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Is this all twang? (Video of Train singing Hey Soul Sister)

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as a singer, not an expert, i would say head voice a little twang and spots of falsetto...i love his voice.

VIDEOHERE: Good ear. His voice is a naturally high tenor, and he sings with a moderate amount of twang on all the notes, but for a few that he lets get softer, almost falsetto, but leaves off the twang.

I agree... an enjoyable voice to listen to.

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thanks steve. i appreciate it..i keep tryiing..b.t.w.


i watched this set of bel canto vids from edward johnson

C:\Documents and Settings\videohere.VIDEOHERE-1\Desktop\The Bel Canto Technique Episode List on myseriestv_com.mht

sometimes all it takes is to read (oe see) the same concept written a little differently to understand better. i am now convinced that knowledge of bel canto can do nothing but improve my vocals. i am going t read more, can you recommend a good (readily availble text) on the subject?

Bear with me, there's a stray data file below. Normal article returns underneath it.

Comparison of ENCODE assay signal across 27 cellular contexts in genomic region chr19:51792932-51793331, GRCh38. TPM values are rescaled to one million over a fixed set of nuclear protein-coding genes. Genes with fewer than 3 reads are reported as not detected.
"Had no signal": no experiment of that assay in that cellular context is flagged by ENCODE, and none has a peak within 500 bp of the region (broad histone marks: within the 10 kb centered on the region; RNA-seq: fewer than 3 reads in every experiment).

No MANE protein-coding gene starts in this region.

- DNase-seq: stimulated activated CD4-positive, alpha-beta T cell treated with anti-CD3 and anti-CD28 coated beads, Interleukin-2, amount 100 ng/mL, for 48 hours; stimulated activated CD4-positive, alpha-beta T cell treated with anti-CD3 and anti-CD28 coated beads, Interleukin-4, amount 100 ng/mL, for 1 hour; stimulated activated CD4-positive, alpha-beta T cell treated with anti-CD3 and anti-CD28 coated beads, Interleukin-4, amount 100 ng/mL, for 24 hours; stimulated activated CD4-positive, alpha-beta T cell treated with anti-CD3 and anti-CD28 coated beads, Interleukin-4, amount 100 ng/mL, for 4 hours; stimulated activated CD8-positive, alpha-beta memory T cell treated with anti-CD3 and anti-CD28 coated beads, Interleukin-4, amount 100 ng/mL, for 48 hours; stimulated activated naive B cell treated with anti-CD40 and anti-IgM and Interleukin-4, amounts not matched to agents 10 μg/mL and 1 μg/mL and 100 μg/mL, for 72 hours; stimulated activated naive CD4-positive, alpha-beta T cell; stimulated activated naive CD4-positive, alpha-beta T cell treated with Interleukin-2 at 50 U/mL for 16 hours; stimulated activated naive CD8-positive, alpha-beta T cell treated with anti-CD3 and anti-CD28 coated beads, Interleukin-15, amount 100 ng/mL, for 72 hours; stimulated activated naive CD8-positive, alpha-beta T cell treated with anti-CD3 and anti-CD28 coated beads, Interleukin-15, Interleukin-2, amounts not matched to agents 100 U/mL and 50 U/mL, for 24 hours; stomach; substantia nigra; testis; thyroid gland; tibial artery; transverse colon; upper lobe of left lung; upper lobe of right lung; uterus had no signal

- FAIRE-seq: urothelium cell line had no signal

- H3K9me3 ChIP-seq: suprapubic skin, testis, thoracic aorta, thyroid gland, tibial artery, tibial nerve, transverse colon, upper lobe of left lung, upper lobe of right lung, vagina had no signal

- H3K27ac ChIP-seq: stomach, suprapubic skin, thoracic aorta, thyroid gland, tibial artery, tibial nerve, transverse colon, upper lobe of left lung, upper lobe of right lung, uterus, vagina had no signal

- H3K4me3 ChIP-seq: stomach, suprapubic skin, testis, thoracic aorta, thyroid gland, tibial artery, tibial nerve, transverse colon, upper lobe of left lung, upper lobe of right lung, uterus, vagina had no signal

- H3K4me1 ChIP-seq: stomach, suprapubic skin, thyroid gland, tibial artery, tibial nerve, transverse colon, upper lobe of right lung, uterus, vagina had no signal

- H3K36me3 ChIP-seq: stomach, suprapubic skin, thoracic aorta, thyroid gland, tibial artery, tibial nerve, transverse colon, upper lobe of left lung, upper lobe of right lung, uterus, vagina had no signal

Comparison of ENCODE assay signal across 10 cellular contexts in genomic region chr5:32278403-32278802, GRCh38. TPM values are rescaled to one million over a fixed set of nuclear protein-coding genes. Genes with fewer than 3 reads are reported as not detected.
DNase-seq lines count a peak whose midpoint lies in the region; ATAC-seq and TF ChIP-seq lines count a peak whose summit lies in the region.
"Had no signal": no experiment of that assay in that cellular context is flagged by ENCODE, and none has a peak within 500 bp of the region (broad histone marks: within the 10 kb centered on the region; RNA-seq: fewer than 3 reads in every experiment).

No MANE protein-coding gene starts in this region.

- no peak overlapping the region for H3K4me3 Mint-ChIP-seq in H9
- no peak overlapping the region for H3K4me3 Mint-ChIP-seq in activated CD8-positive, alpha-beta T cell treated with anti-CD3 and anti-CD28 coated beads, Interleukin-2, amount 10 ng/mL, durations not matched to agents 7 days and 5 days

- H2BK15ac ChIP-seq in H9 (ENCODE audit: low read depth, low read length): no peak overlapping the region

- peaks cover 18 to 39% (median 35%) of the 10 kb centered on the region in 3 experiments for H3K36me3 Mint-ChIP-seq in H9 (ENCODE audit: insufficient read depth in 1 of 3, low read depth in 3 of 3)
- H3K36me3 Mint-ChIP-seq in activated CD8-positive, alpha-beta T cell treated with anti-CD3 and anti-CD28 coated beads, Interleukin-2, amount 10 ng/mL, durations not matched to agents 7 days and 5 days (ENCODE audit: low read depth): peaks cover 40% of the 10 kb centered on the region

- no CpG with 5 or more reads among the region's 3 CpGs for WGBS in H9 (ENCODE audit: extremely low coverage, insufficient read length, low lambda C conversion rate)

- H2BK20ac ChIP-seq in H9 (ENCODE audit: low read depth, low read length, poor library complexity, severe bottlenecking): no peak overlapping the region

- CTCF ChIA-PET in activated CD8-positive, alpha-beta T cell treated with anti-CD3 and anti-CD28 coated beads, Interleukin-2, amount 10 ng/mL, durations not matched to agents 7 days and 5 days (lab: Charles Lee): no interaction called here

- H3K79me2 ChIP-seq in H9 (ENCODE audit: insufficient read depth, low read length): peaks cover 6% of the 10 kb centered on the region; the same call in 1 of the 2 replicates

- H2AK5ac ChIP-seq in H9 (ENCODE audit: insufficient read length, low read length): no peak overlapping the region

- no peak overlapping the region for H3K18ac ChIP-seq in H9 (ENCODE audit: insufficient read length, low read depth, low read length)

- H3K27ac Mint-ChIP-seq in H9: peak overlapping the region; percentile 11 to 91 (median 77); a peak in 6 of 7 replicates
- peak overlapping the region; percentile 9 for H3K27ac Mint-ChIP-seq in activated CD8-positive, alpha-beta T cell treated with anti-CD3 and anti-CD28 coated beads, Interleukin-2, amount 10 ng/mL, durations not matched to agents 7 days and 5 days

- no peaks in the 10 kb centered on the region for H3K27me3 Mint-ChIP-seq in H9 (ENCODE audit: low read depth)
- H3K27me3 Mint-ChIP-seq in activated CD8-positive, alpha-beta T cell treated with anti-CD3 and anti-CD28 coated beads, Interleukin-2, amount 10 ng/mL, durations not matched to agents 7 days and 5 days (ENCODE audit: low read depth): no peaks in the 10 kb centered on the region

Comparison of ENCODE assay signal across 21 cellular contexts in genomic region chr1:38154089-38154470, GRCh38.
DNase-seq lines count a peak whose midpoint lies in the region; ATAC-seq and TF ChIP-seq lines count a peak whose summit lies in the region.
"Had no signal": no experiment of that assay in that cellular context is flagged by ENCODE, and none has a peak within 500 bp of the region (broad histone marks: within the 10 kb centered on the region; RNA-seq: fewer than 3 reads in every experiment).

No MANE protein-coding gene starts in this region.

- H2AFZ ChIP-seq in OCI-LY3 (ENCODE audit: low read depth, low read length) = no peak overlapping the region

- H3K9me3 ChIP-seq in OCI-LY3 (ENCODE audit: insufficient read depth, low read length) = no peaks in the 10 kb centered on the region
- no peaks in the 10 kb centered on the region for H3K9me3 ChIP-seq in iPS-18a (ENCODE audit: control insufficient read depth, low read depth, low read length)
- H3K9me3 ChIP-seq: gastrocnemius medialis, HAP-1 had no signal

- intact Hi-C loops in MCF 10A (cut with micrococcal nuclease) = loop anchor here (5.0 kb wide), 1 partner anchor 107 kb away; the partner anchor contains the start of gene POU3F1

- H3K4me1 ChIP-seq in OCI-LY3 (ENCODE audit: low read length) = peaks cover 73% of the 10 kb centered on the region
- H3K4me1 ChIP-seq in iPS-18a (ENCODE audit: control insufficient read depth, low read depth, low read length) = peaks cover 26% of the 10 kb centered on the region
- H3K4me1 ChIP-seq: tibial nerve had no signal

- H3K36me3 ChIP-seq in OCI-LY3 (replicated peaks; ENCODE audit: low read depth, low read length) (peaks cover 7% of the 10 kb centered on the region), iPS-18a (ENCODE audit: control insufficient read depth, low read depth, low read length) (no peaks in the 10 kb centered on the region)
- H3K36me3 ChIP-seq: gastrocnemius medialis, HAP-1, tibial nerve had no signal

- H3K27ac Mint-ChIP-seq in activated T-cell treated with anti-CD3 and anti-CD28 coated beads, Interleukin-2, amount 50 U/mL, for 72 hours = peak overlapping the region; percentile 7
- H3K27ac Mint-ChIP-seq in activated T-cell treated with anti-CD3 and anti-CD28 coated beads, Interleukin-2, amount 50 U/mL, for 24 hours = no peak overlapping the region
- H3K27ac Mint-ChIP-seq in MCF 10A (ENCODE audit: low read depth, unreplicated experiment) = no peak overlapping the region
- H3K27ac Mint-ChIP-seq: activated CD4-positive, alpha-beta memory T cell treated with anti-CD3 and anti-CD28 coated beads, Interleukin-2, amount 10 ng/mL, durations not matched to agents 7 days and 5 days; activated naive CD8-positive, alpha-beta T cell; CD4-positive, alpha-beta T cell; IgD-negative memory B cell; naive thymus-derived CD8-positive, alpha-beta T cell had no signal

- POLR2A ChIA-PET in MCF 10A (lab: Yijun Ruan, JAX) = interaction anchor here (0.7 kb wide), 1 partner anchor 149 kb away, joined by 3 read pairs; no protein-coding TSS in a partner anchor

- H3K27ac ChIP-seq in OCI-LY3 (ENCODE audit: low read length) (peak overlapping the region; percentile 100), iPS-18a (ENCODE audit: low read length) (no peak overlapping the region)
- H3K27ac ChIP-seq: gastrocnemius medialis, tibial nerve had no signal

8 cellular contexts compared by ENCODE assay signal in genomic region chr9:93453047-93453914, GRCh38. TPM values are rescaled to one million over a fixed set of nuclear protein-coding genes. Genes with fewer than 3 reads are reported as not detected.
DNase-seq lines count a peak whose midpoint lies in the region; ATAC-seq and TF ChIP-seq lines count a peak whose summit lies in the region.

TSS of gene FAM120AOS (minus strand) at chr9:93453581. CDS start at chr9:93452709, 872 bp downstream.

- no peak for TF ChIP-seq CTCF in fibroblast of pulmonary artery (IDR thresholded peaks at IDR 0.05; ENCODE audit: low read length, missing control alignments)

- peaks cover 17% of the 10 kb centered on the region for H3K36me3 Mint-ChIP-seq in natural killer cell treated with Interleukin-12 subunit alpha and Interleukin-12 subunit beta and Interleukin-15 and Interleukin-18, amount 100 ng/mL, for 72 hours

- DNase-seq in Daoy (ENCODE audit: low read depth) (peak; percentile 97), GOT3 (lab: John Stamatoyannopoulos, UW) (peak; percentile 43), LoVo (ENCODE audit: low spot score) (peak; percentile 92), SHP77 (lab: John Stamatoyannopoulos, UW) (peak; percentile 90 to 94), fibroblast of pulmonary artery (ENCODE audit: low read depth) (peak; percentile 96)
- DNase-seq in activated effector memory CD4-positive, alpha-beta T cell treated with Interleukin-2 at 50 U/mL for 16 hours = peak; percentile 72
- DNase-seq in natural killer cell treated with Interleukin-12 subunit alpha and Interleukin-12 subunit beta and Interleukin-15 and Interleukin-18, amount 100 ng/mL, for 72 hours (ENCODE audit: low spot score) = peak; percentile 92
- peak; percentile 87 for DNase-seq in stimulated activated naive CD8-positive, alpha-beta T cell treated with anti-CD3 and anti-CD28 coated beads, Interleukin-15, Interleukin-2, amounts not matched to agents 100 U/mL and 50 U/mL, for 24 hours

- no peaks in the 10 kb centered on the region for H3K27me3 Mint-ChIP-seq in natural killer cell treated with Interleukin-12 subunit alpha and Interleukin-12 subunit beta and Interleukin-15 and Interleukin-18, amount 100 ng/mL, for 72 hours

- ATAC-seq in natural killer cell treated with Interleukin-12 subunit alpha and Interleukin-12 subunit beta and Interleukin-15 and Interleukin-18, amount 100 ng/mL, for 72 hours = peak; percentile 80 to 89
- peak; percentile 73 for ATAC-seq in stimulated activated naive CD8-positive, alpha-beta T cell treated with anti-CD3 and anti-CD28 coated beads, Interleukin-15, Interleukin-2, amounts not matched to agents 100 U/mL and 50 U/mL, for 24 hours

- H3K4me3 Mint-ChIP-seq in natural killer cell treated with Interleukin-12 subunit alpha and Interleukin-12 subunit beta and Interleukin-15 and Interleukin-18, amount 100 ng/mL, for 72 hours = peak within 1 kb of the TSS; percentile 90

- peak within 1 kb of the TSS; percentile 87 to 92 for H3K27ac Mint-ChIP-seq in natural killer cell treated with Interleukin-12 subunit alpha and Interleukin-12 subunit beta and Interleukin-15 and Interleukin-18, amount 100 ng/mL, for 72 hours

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Hmm... thanks everyone for the insight so far!

Question related to that: Do you have to have a natural high tenor voice to sing that in Curbing then?

i don't believe your voice type has any relation to whether or not you can sing using these vocal modes.

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I thought that in each vocal mode, there is a range limit. That is, you can only sing within a certain range in each vocal mode (due to individual physical limitations?). I thought that maybe if an individual with a higher natural voice, would be able to sing higher in those range restrictive vocal modes. Am I on the right track?

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the only "mode" with a limit is Overdrive. For a male it would be High C. Curbing, Edge and Neutral are all more or less "limitless" although the amount of support and coordination would probably cause one to switch to a lighter/easier mode waaaay up top(thinking High E and beyond...although this would be a very individual thing I imagine.)

So all modes up to male High C are accessible( regardless of voice type)...of course assuming there are no physical problems in the VF/Larynx.

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